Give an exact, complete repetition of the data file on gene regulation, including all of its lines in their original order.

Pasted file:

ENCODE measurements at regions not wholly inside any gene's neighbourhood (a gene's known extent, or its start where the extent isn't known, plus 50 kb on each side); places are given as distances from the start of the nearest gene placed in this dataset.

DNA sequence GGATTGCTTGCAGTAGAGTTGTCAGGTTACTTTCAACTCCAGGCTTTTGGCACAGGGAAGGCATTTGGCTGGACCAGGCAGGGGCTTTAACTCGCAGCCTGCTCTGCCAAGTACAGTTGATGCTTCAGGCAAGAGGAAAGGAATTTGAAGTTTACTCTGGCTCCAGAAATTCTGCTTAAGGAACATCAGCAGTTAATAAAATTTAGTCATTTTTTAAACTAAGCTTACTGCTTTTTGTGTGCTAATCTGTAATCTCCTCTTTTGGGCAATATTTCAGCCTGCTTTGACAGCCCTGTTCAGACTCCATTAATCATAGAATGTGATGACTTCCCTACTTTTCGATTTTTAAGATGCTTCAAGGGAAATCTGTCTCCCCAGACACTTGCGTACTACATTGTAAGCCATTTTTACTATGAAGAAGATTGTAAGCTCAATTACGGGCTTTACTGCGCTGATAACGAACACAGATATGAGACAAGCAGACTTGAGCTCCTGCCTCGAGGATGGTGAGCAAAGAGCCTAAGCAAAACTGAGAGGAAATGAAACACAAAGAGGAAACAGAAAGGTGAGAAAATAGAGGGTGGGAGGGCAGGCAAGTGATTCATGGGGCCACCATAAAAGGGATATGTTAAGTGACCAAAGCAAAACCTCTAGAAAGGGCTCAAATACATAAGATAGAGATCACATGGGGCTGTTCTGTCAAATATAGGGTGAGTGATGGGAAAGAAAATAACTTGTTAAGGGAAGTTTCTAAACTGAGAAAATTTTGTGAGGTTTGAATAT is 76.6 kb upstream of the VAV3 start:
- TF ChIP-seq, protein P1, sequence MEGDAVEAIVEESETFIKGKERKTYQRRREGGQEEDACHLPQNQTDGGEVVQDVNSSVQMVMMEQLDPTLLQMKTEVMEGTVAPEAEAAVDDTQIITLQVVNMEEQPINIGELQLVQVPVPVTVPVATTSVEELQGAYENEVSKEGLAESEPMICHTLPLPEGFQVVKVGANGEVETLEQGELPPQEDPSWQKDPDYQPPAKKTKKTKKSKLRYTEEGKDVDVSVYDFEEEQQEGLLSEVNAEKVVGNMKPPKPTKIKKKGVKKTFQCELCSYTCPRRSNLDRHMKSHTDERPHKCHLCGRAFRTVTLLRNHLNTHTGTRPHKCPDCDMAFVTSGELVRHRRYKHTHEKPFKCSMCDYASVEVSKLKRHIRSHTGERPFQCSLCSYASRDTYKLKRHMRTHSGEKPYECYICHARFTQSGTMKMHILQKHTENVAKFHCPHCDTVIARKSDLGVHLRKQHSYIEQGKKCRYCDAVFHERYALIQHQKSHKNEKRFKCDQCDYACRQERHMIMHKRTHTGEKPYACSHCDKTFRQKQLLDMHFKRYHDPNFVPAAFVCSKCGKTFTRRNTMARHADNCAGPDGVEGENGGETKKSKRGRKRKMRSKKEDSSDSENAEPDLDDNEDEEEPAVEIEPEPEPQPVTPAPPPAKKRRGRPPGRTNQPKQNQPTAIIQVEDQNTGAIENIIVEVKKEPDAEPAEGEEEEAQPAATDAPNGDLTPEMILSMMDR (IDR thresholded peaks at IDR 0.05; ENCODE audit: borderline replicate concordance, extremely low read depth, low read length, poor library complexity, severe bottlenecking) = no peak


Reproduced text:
ENCODE measurements at regions not wholly inside any gene's neighbourhood (a gene's known extent, or its start where the extent isn't known, plus 50 kb on each side); places are given as distances from the start of the nearest gene placed in this dataset.

DNA sequence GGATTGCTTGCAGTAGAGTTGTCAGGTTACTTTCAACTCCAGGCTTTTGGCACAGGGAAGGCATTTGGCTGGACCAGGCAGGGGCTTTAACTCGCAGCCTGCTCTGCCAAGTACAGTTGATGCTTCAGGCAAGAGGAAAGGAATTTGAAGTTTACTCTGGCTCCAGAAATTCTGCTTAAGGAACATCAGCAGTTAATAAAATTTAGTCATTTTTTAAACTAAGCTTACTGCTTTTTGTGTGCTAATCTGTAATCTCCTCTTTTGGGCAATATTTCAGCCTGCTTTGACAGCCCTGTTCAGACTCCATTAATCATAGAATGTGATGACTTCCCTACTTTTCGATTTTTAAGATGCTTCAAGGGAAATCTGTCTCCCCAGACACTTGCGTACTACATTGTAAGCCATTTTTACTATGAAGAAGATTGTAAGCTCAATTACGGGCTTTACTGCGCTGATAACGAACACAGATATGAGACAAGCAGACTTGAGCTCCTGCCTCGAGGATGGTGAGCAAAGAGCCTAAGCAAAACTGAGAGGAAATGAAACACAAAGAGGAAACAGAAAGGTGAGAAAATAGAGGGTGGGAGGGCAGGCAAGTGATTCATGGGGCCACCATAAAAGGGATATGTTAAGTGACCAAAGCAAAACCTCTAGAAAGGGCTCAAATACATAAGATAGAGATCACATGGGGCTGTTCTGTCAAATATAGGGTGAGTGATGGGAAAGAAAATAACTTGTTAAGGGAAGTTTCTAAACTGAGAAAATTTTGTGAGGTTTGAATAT is 76.6 kb upstream of the VAV3 start:
- TF ChIP-seq, protein P1, sequence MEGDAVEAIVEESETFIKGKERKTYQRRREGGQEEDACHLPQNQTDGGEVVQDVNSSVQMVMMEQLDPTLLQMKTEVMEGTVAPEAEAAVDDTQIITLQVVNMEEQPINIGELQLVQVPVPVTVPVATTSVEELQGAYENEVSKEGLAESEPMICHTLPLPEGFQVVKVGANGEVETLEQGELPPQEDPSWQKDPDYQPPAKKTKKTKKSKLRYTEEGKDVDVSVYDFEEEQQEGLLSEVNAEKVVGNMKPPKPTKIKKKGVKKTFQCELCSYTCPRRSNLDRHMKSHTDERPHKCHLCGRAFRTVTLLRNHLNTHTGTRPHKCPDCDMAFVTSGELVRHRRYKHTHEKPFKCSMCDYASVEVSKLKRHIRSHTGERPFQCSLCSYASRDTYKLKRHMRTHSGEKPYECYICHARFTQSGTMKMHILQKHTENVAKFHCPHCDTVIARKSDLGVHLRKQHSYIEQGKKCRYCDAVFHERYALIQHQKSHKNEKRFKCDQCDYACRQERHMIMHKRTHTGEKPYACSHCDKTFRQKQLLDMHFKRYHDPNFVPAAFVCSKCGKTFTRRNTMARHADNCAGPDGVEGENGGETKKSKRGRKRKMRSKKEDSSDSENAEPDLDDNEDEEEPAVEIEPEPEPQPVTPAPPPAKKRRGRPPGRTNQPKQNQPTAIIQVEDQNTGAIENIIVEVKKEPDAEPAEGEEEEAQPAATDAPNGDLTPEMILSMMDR (IDR thresholded peaks at IDR 0.05; ENCODE audit: borderline replicate concordance, extremely low read depth, low read length, poor library complexity, severe bottlenecking) = no peak